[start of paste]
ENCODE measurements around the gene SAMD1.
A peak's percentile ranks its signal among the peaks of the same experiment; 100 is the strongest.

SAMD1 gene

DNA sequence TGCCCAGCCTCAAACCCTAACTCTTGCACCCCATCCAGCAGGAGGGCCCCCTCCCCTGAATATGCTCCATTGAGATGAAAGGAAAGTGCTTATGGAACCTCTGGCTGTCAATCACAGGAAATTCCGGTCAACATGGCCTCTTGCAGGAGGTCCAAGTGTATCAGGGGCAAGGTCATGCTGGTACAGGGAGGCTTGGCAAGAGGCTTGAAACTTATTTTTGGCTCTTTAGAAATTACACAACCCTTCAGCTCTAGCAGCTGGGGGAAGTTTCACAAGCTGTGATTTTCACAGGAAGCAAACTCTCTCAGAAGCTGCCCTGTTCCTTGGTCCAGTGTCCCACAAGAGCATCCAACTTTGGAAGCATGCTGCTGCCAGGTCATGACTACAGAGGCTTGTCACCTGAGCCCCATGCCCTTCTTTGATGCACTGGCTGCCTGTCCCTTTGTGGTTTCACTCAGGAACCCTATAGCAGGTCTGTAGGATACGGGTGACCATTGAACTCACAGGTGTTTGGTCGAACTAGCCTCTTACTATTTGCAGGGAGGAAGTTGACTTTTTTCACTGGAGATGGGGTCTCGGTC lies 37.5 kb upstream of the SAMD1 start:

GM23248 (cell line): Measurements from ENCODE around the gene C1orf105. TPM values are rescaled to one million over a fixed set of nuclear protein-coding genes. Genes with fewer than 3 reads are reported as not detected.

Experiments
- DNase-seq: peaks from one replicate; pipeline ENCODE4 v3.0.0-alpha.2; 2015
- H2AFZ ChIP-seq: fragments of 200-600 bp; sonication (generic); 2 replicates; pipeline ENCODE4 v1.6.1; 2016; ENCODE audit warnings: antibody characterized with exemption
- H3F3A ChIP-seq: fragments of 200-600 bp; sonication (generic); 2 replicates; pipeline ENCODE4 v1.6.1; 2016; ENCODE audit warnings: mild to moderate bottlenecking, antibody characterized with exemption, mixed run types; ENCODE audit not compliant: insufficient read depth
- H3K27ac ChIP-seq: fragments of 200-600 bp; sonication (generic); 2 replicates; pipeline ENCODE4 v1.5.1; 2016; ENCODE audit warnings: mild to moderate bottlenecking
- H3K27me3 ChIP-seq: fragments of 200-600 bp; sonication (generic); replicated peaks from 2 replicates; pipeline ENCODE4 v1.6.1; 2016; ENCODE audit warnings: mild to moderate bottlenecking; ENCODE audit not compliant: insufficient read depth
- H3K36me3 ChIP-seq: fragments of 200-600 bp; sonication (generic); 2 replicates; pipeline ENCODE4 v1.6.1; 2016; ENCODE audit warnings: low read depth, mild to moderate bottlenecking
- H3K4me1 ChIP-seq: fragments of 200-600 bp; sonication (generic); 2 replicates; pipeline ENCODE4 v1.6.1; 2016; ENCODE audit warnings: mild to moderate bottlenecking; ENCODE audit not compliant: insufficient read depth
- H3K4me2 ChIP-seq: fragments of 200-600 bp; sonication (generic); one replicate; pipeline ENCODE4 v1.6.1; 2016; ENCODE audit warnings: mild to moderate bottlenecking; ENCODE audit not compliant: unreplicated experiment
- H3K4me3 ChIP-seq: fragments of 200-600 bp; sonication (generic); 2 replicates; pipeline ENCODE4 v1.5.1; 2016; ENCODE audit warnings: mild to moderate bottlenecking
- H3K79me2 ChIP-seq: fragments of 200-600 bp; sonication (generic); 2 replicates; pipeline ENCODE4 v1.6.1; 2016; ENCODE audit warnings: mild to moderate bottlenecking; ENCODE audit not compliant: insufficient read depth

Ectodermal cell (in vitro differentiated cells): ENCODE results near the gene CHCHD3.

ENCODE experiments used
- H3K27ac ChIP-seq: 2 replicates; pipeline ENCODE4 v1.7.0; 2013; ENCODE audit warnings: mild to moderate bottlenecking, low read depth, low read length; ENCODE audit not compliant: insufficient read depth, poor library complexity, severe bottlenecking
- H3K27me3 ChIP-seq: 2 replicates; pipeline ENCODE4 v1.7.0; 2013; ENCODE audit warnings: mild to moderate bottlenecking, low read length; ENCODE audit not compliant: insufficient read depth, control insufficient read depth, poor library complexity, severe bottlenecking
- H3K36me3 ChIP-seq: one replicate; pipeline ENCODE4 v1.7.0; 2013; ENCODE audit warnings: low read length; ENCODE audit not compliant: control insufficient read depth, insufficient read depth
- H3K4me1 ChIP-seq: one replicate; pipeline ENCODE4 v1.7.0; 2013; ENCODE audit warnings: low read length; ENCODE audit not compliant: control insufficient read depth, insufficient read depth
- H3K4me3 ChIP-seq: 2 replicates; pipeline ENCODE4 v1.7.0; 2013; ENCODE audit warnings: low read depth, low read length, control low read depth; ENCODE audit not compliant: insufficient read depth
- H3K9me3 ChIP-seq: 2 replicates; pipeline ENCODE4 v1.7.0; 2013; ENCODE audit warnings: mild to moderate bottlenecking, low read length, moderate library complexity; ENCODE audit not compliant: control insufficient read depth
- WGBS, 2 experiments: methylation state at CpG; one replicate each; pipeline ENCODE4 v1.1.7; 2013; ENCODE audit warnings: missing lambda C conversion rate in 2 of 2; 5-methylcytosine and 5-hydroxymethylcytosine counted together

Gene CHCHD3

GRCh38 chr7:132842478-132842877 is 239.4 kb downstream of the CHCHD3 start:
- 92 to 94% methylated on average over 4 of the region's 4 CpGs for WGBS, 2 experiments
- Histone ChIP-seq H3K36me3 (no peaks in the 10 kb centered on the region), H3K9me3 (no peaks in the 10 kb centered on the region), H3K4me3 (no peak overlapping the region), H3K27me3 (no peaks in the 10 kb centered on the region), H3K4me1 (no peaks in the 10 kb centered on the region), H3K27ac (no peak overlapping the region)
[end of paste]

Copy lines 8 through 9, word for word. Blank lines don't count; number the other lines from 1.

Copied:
- H2AFZ ChIP-seq: fragments of 200-600 bp; sonication (generic); 2 replicates; pipeline ENCODE4 v1.6.1; 2016; ENCODE audit warnings: antibody characterized with exemption
- H3F3A ChIP-seq: fragments of 200-600 bp; sonication (generic); 2 replicates; pipeline ENCODE4 v1.6.1; 2016; ENCODE audit warnings: mild to moderate bottlenecking, antibody characterized with exemption, mixed run types; ENCODE audit not compliant: insufficient read depth